Workforce shortage issues for GPs

14 March 2014

I write as Chair of United General Practice Australia (UGPA) to express concern regarding workforce shortage issues for general practice.

As you are aware, the Medical Workforce 2012 report released by the Australian Institute of Health and Welfare (AIHW) showed a decline in the proportion of medical practitioners (GPs) in Australia. For the first time we have more specialists in Australia than general practitioners. In addition GPs have the highest average age of any specialty with 38% of the workforce now aged over 55.

These statistics highlight the need to strengthen the GP workforce. GPs provide high quality care and play a fundamental role in keeping the costs of the health system sustainable. We need to aim for a better balance between the GP and other specialist workforce so that the community can continue to access care in the right clinical setting and unnecessary costs can be avoided. 

UGPA is urging the Government to commit to general practice in the upcoming Federal budget by:

  • investing in the expansion of programs that provide International Medical Graduates (IMGs) with adequate supervision and support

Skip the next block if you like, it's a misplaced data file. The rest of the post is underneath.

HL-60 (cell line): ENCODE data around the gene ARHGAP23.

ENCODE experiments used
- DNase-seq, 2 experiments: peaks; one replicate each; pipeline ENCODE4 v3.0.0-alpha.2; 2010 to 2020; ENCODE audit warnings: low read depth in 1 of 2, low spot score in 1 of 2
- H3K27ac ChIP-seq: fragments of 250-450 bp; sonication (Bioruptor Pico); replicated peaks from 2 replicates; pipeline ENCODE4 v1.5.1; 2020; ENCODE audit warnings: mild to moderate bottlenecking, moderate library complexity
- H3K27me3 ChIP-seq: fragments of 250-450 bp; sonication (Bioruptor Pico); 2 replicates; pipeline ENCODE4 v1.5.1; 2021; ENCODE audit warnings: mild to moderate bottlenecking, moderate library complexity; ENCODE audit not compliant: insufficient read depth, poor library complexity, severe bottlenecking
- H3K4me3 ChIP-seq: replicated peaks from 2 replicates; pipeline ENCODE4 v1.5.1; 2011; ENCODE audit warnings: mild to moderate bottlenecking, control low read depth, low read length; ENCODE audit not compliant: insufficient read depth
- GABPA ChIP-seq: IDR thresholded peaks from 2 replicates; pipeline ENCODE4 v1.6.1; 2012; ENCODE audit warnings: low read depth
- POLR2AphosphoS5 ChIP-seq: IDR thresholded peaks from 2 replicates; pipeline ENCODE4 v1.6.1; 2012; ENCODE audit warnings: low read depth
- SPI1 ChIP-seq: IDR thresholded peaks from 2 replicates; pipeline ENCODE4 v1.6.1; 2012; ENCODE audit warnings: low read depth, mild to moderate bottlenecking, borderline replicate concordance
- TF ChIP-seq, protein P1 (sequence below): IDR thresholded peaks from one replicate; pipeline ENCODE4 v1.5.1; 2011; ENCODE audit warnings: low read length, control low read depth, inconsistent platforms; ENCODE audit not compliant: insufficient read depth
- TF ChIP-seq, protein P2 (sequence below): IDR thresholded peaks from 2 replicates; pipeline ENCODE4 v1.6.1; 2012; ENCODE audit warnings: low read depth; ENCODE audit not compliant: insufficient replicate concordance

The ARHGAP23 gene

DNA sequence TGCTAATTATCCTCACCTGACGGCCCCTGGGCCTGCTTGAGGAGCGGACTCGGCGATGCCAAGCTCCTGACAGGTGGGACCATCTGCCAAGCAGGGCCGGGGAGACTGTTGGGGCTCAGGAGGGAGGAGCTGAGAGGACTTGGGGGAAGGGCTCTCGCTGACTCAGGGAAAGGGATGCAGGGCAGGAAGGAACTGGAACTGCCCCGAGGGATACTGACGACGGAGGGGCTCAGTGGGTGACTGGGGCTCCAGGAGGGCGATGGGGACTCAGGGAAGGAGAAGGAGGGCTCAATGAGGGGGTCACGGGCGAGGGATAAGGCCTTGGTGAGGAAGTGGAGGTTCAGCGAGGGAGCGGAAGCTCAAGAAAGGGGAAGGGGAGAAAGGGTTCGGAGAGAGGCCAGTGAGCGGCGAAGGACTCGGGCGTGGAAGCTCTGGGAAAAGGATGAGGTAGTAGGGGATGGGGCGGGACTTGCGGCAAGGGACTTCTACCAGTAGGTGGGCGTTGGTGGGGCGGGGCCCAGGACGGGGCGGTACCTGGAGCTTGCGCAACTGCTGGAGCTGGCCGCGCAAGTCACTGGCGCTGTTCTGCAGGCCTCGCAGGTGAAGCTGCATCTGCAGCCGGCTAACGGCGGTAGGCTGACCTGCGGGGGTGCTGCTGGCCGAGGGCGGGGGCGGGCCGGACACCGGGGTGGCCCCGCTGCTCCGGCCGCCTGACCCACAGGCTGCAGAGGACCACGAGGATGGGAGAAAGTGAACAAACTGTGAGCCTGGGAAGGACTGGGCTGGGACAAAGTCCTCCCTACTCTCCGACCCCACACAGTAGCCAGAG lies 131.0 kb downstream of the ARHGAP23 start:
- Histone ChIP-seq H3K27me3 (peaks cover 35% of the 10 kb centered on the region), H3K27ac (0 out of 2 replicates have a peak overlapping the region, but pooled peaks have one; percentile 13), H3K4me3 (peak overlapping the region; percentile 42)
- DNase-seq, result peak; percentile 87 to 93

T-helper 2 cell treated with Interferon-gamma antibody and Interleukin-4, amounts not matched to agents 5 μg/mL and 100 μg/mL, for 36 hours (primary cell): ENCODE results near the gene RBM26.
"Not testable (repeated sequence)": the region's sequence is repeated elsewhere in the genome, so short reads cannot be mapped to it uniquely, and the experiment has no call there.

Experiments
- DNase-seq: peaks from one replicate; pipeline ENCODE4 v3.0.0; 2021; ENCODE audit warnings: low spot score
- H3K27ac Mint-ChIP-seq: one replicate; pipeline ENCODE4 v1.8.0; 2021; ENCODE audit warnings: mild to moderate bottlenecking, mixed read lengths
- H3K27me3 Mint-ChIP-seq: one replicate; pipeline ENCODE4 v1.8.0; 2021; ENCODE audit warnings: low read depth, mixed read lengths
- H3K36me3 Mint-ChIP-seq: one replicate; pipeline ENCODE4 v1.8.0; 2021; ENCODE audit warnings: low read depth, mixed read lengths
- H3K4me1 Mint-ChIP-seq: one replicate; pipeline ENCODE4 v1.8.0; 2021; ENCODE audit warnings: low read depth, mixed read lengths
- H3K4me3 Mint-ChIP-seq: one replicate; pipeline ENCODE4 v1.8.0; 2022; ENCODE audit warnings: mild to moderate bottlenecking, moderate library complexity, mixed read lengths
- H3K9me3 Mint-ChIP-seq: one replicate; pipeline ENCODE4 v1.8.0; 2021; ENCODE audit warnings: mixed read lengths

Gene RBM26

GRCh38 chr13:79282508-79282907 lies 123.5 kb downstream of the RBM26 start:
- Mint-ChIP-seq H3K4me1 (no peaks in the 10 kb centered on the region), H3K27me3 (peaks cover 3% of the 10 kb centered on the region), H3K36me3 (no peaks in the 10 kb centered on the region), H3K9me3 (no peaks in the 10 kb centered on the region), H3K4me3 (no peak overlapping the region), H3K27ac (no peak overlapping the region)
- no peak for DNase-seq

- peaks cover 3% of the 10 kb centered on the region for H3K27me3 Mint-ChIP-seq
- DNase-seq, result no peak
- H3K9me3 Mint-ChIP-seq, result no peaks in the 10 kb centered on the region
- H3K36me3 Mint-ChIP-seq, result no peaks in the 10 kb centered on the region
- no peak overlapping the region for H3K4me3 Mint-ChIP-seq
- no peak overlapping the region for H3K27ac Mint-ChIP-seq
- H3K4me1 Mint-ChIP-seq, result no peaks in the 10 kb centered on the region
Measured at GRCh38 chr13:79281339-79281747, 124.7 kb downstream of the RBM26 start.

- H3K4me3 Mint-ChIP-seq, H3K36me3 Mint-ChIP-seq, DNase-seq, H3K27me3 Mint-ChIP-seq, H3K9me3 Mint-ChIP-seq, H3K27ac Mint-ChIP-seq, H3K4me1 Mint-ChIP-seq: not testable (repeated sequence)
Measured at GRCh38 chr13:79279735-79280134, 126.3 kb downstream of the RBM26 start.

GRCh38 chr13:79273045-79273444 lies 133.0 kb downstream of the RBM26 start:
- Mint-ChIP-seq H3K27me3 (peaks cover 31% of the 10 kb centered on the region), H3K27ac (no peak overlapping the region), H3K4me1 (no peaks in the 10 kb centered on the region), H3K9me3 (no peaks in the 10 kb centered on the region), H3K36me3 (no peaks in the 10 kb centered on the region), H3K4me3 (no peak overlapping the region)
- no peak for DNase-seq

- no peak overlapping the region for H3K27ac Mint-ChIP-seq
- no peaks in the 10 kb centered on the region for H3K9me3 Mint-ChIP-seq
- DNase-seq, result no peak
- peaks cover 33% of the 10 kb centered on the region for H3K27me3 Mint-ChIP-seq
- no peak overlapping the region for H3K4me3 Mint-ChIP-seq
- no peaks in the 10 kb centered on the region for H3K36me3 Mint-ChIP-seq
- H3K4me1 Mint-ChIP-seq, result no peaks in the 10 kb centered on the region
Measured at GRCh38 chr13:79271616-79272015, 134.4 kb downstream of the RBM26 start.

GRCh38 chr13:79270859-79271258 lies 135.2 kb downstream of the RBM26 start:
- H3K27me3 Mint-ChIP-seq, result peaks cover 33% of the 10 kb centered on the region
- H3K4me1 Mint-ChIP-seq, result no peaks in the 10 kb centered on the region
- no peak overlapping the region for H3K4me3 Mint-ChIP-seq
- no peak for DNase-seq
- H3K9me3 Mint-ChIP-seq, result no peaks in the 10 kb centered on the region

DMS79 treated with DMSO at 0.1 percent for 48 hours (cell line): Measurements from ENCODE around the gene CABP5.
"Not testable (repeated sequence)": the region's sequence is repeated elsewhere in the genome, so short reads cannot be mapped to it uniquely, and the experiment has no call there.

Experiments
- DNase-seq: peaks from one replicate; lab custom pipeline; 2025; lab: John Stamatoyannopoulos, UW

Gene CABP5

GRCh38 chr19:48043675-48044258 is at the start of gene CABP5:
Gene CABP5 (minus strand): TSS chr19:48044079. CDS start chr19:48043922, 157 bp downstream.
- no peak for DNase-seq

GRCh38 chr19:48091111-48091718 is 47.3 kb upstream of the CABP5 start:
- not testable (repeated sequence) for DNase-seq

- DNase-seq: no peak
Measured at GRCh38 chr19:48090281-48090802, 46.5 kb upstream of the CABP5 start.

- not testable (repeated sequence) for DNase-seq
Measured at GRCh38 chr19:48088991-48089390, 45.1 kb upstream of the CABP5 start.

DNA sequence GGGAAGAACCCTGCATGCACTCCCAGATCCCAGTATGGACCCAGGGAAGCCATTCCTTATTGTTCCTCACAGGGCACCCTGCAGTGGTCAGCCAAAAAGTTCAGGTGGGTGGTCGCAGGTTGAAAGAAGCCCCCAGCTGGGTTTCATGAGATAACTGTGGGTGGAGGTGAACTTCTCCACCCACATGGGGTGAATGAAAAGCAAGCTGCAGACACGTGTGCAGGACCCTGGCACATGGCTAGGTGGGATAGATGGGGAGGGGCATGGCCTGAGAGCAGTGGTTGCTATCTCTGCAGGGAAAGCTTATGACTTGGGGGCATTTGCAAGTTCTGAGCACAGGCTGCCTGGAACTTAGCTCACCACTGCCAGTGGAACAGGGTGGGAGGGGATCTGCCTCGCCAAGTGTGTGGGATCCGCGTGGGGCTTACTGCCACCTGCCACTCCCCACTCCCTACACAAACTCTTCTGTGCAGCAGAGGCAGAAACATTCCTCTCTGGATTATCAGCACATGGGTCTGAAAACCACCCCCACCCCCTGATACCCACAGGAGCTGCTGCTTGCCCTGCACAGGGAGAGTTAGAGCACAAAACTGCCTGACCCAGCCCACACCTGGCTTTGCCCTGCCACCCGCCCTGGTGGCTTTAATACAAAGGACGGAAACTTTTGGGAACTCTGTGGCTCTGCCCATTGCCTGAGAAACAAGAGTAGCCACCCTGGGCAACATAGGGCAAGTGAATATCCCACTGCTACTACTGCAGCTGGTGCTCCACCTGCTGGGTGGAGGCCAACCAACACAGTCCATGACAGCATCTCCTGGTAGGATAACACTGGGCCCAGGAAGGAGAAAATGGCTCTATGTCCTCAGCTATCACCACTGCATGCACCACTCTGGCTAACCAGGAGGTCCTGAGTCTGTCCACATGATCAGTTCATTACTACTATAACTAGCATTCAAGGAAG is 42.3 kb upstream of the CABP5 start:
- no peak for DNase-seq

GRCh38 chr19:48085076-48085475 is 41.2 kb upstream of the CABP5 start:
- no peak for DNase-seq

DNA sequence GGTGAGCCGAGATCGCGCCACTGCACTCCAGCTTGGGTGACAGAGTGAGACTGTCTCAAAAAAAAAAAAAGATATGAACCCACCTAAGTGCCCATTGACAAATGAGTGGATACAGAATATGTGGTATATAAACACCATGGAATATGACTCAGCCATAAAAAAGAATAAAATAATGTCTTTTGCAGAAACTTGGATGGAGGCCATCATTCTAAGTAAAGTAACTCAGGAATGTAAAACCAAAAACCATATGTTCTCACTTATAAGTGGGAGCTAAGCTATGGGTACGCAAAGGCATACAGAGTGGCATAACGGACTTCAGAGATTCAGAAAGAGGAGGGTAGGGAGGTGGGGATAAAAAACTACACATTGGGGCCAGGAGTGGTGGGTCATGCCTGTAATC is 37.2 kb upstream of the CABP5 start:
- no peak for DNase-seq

• increasing community - based general practice placements for prevocational doctors to accommodate the increased number of medical graduates
  • increasing general practice vocational training numbers to a minimum of 1700 per annum by 2017, to accommodate the increased numbers of prevocational doctors.

Whilst members of UGPA acknowledge the Government’s recent investment in rural infrastructure grants and the increase in the number of training places, we believe there still remains a need for the provision of adequate and appropriate supervision to facilitate high quality training.

Australia is still reliant on International Medical Graduates to provide services to some of our most isolated and difficult rural communities. IMGs require support and supervision currently provided to only a small number through General Practice Education and Training’s (GPETs) Overseas Trained Doctors National Education and Training Program (OTDnet). The OTDnet not only provides an educational program designed to prepare overseas trained doctors for assessment (by the RACGP or ACRRM) to achieve Fellowship, but also enables registrants to prepare for exam and assessment requirements. An expansion of OTDnet would be an important step forward in assisting IMGs provide safe and effective healthcare that Australian patients have confidence in.

To that end, UGPA urges the Government to consider:

  • expanding GP training supervision capacity through targeted investment
  • improving infrastructure to facilitate high quality training in general practice
  • provision of additional funding to IMGs through the OTDnet.

Thank you in advance for your consideration of these recommendations. Members of UGPA look forward to receiving a response in due course.